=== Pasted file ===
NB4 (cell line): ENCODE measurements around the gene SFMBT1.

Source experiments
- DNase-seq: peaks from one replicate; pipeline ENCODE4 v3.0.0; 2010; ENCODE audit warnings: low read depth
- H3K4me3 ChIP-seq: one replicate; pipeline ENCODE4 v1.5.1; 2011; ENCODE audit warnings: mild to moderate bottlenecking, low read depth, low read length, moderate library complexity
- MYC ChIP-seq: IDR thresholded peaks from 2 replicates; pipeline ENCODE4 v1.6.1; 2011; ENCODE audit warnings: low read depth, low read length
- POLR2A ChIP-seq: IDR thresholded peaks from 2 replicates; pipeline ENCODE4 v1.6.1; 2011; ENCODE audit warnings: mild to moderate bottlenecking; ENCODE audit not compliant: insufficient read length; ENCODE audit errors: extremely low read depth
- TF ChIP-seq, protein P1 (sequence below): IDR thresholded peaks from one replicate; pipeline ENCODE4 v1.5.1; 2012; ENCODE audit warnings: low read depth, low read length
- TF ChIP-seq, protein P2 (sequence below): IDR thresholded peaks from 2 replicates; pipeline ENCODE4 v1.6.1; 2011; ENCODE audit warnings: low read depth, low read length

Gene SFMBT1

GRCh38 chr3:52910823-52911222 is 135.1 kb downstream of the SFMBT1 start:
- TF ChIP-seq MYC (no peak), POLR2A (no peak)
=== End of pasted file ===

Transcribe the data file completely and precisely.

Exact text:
NB4 (cell line): ENCODE measurements around the gene SFMBT1.

Source experiments
- DNase-seq: peaks from one replicate; pipeline ENCODE4 v3.0.0; 2010; ENCODE audit warnings: low read depth
- H3K4me3 ChIP-seq: one replicate; pipeline ENCODE4 v1.5.1; 2011; ENCODE audit warnings: mild to moderate bottlenecking, low read depth, low read length, moderate library complexity
- MYC ChIP-seq: IDR thresholded peaks from 2 replicates; pipeline ENCODE4 v1.6.1; 2011; ENCODE audit warnings: low read depth, low read length
- POLR2A ChIP-seq: IDR thresholded peaks from 2 replicates; pipeline ENCODE4 v1.6.1; 2011; ENCODE audit warnings: mild to moderate bottlenecking; ENCODE audit not compliant: insufficient read length; ENCODE audit errors: extremely low read depth
- TF ChIP-seq, protein P1 (sequence below): IDR thresholded peaks from one replicate; pipeline ENCODE4 v1.5.1; 2012; ENCODE audit warnings: low read depth, low read length
- TF ChIP-seq, protein P2 (sequence below): IDR thresholded peaks from 2 replicates; pipeline ENCODE4 v1.6.1; 2011; ENCODE audit warnings: low read depth, low read length

Gene SFMBT1

GRCh38 chr3:52910823-52911222 is 135.1 kb downstream of the SFMBT1 start:
- TF ChIP-seq MYC (no peak), POLR2A (no peak)